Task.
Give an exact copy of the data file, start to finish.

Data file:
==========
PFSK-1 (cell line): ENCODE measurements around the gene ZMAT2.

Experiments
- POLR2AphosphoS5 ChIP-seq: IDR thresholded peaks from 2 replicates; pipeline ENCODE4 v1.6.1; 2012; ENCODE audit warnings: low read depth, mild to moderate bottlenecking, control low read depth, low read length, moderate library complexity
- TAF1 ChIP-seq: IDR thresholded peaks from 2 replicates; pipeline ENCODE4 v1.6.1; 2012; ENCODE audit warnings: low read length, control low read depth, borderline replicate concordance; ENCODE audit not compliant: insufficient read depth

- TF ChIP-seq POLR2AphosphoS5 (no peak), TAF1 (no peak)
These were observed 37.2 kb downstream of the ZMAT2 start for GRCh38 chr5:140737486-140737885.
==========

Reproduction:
PFSK-1 (cell line): ENCODE measurements around the gene ZMAT2.

Experiments
- POLR2AphosphoS5 ChIP-seq: IDR thresholded peaks from 2 replicates; pipeline ENCODE4 v1.6.1; 2012; ENCODE audit warnings: low read depth, mild to moderate bottlenecking, control low read depth, low read length, moderate library complexity
- TAF1 ChIP-seq: IDR thresholded peaks from 2 replicates; pipeline ENCODE4 v1.6.1; 2012; ENCODE audit warnings: low read length, control low read depth, borderline replicate concordance; ENCODE audit not compliant: insufficient read depth

- TF ChIP-seq POLR2AphosphoS5 (no peak), TAF1 (no peak)
These were observed 37.2 kb downstream of the ZMAT2 start for GRCh38 chr5:140737486-140737885.